In his bestselling Hardwiring Happiness, neuropsychologist and Greater Good Science Center Advisory Board member Rick Hanson has one key message for you: your attention physically shapes your brain, and so if you point your attention toward the good in life, the better your brain will get at fostering goodness, and the healthier it will become.
Easier said than done? Hanson knows that, and his book provides the HEAL method—four concrete steps you can take that will help you see and cultivate the good in your brain: Have a positive experience;Enrich it; Absorb it; and Link positive and negative material.
Hanson is a clear, warm writer with a gift for metaphor—his description of the brain of Teflon for the good and Velcro for the bad has become a classic—and Hardwiring Happiness is a terrific example of the kind of book we love the most at Greater Good: scientifically grounded advice for living a better life
Love 2.0: How Our Supreme Emotion Affects Everything We Feel, Think, Do, and Become
by Barbara Fredrickson
The concept of love needs an upgrade, suggests emotions expert Barbara Fredrickson in Love 2.0. Rather than looking for love only in romantic partnerships, Fredrickson suggests we can experience“positivity resonance”—a warm, pleasant feeling that has profound benefits to our health and happiness—anytime we have a positive interaction with another person, even a stranger.
We are born to love—literally—as long as we feel safe in the presence of another person. Our vagus nerve helps us to make eye contact and synchronize facial expressions with other people, increasing feelings of love. The hormone oxytocin is released in the body during positive social encounters, reducing stress, and lowering our heart rate and blood pressure. Even our brains tend to “synch up” with another person when we feel connected.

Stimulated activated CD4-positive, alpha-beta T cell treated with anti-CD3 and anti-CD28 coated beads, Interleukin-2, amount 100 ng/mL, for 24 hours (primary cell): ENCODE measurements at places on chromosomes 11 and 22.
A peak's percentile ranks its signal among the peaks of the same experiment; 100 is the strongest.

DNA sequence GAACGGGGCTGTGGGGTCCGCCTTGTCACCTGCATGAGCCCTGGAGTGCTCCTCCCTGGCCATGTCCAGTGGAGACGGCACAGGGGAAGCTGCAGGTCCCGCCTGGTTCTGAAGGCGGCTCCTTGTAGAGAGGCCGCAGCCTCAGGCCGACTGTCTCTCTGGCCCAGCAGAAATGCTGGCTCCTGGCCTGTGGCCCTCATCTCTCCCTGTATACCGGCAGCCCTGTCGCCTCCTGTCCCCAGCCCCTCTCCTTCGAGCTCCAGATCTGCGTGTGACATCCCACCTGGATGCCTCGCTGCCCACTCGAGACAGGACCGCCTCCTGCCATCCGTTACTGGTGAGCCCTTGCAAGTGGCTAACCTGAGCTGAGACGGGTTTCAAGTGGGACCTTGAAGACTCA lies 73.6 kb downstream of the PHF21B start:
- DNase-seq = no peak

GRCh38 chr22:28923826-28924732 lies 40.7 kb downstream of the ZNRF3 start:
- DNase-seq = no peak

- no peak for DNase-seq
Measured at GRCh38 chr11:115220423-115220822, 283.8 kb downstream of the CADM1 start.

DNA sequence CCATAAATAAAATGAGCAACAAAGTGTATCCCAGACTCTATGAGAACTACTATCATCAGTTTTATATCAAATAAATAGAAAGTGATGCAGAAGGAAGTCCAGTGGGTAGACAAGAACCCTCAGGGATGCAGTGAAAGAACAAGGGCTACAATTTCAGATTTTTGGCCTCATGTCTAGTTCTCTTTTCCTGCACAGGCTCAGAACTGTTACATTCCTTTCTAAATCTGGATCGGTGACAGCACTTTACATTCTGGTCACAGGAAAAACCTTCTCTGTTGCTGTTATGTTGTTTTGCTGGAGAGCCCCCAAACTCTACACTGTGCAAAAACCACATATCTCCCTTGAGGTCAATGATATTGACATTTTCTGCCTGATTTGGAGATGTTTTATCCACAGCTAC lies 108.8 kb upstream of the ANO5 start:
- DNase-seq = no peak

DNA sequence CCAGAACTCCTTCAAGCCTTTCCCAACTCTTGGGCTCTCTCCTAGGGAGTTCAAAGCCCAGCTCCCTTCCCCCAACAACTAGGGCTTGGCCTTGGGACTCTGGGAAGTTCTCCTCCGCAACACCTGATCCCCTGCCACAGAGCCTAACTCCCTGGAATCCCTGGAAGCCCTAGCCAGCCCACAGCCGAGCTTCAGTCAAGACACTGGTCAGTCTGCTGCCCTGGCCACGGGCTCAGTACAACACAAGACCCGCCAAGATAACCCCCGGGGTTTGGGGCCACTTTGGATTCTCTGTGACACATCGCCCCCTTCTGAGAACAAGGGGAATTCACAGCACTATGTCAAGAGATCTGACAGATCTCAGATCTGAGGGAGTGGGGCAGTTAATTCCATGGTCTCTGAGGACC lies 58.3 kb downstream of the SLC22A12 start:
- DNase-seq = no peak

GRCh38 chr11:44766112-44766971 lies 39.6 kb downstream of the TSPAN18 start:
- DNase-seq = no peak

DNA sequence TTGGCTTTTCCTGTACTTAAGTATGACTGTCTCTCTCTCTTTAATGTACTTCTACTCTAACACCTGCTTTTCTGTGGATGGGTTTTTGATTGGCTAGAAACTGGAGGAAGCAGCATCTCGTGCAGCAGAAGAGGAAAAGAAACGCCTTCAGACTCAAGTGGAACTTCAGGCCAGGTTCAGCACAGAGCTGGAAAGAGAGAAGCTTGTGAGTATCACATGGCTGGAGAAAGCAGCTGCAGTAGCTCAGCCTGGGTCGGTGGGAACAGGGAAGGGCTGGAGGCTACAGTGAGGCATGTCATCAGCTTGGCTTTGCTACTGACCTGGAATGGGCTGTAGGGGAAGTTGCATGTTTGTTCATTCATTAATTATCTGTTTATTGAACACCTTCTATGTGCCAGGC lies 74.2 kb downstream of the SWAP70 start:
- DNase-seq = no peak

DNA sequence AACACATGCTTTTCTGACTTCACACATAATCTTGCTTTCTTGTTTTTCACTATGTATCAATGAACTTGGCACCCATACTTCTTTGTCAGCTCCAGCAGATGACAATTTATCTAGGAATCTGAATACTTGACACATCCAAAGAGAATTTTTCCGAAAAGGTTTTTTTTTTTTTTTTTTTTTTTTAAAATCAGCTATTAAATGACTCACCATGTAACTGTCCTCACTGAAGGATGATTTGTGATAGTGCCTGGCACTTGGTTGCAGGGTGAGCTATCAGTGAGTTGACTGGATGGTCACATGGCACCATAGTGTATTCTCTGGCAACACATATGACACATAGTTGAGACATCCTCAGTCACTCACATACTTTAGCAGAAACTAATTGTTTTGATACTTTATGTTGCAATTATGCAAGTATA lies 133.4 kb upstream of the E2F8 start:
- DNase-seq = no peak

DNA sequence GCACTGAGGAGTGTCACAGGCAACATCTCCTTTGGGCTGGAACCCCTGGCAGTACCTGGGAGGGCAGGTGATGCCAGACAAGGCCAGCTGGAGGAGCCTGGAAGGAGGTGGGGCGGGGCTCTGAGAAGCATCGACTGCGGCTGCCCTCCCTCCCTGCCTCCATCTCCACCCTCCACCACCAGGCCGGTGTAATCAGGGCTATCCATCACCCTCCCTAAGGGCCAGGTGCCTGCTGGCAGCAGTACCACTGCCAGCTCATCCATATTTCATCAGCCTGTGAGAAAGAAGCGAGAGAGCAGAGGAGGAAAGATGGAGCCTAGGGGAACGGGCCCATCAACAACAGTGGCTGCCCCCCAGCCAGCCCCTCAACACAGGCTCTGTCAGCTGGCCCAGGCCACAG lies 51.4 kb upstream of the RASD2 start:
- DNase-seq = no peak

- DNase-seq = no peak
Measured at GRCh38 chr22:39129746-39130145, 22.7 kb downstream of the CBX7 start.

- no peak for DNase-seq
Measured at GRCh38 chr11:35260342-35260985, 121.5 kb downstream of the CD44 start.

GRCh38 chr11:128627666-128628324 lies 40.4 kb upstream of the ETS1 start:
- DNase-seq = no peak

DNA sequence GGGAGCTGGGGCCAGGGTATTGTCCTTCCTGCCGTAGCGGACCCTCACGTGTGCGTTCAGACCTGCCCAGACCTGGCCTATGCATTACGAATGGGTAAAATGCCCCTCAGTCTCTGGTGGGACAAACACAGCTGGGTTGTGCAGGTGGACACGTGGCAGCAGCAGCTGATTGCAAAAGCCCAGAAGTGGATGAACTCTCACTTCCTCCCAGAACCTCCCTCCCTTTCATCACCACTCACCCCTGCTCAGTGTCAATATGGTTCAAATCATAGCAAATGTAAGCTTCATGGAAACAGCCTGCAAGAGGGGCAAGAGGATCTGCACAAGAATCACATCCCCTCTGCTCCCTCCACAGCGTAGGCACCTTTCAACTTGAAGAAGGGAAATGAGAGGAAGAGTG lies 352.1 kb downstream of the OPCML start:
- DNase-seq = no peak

Though these systems are not under our conscious control they can be augmented by cultivating more positivity resonance in our life. Fredrickson suggests using loving-kindness meditation, gratitude practices, or focused attention on positive interactions to increase positivity and improve our health, outlook, and relationships.
Social: Why Our Brains Are Wired to Connect
by Matthew Lieberman
Why are social relationships so primary in our lives? UCLA cognitive neuroscientist Matthew Lieberman answers that question in his bookSocial, by providing a clear picture of the three neural pathways in our brains devoted to connecting socially: one that makes us feel social pain and joy, one that helps us attend to and predict others’ behaviors, and one that helps us subconsciously accept the social norms around us.
The book is chock full of fascinating research. For example, we learn that social pain involves the same neural pathways as physical pain and can be lessened with Tylenol; that our brain’s “resting state” is not very resting, and is constantly monitoring our social surroundings; and that we learn best when we engage our social neural pathways, so that preparing to tutor someone else can help students learn material better.
Taken together, the research shows that we have “a tapestry of neural systems woven together to bind us to one another.” Because of this, Lieberman makes recommendation on how to modify our schools and workplaces—and our personal lives—to better take advantage of our social reality.
→ Jill Suttie, Psy.D., is Greater Good‘s book review editor and a frequent contributor to this magazine.